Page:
Work and Play: Life as an Artist in a Corporate World

I had always wondered how anyone could balance a professional life and still excel as an artist. Up until 2013, I had never enjoyed work, had no career to speak of, and had never accomplished anything as an artist. That all changed when I met some folks at the Baltimore Rock Opera Society who were already getting it done.

St Paul Street, Baltimore. Photo by Derek Vaughan Brown.

St Paul Street, Baltimore. Photo by Derek Vaughan Brown.

In the summer of 2008 I was sitting on Saint Paul Street in Baltimore, talking to an old college friend. We discussed our ambitions and projects, and I mentioned wanting to write a rock opera. I didn’t know where to start, since I had never even seen a rock opera, let alone written one.

“You know,” she explained with a tiny smile. “There is a rock opera society.”

I could scarcely believe it, and to be honest, I didn’t really want their help writing my first piece. A rock opera society? I mean, I guess they could help. I emailed them out of curiosity, and they got back to me immediately.

“You can swing by any time and help, we can use all the hands we can get. We’d love to have you.” I felt warmth and sincerity in their response, and I was eager to get started.

Four years later I finally showed up. I arrived at auditions for the Baltimore Rock Opera Society’s Murdercastle in January 2013. I knew that the show was about H.H. Holmes, the famous American serial killer, so I chose dark material to audition with. I sang “Close Every Door” from Joseph and the Amazing Technicolor Dreamcoat, and a spoken piece from a twisted little play called “Tumor.” The monologue was about the protagonist comparing his pregnant girlfriend’s belly with a giant tumor that was driving her mad.

I met my first round of BROS in callback auditions, and was immediately enamored. Everyone was so talented. I had never known that there were other people out there like me. They loved to sing and dance, paint, drink, and were all so genuine. I found out a few days later that my first role on stage was going to be the lead, H. H. Holmes himself. I was overwhelmed, excited, and of course extremely nervous. I had never accomplished anything as an artist… and I had never acted on stage.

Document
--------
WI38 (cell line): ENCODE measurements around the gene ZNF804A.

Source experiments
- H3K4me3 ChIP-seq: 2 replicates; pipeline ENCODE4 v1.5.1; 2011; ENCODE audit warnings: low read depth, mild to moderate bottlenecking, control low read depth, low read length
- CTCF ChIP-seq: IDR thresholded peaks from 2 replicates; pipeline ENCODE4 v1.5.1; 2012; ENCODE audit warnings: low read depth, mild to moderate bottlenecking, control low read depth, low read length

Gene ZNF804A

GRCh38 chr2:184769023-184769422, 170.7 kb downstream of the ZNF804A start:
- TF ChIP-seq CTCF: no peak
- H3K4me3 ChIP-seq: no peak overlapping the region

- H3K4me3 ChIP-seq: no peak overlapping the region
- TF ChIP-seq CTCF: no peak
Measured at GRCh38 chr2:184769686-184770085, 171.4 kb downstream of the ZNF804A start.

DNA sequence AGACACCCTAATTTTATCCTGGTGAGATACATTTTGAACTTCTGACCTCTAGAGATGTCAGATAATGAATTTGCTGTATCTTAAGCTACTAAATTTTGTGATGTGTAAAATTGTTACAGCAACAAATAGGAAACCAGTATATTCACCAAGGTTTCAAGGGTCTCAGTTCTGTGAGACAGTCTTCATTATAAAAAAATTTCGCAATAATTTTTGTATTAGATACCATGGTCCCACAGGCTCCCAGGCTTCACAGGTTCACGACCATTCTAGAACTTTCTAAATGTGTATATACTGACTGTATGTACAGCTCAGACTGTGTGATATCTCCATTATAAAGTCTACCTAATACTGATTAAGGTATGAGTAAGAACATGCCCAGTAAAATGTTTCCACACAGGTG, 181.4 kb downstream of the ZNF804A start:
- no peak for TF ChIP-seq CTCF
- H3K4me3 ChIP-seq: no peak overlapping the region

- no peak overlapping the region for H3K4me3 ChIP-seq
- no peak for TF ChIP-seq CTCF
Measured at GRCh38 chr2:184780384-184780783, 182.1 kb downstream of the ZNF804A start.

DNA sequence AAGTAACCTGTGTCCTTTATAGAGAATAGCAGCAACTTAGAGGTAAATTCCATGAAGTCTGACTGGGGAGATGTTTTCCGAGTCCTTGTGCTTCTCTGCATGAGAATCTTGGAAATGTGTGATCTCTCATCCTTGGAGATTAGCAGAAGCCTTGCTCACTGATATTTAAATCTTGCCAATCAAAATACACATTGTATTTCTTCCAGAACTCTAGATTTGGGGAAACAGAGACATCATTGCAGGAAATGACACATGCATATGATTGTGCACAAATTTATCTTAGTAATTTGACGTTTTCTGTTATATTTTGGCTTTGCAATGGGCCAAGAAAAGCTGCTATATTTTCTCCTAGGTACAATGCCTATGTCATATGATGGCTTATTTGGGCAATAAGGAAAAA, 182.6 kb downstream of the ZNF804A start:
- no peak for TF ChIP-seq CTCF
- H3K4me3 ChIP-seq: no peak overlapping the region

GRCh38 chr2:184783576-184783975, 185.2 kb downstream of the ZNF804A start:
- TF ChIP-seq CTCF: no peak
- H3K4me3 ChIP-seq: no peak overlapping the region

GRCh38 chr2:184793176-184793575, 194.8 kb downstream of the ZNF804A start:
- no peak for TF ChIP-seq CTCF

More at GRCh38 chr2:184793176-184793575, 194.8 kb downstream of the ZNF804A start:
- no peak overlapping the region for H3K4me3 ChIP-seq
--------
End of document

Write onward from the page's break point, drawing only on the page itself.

John de Campos, Barbara Geary, myself, and Jared Margulies outside of Murdercastle rehearsals. Philip Edward Laubner Photography.

Murdercastle marked two major moments in my life. Not only was Murdercastle a wild success as a show, but I had also just gotten my first big professional break. I was managing software subscriptions at Vocus, a 3 hour round trip commute from my North Baltimore home. I was thriving at work and heading directly to rehearsals. Vocus even paid for me to go to an Atlantic City retreat with the other elite salesmen. I was at the top of the world by late May when the show ended.

Moira Goldie Horowitz, Chris K, and myself during Murdercastle. Photo Courtesy of: Heather Keating

Murdercastle was tough. I had to catch up on years of acting classes that I had never taken. I had no education to fall back on, so it was all grit and humility. I was surrounded by the most talented actors, artists, and playwrights I had ever met. It was not an easy struggle, but I kept it together with a lot of help. I got up at 6:00a for work, drove an hour and a half in terrible traffic, went to the gym in our office building, worked until 5:00p, and drove straight to Murdercastle rehearsals. I was so slim on time that I got yelled at regularly for eating before/during rehearsals. More often than not, I didn’t get home until 2:00a, and was left with four hours of sleep to kick ass at my new job. It took a massive toll on my work performance, and ultimately put a strain on my relationship.

After the show ended, I crashed. I lost my elite standing at work, and within a few months, my entire department was laid off and had collapsed. I had gone from the top to the bottom rather swiftly. I refused to be discouraged, and I got a new job almost immediately. After my year at Vocus, I had finally gotten the qualification I required to advance. I was upgraded, and started as a technical resource manager at Groove Commerce. I learned a lot from my time at Groove, but it still wasn’t a good fit.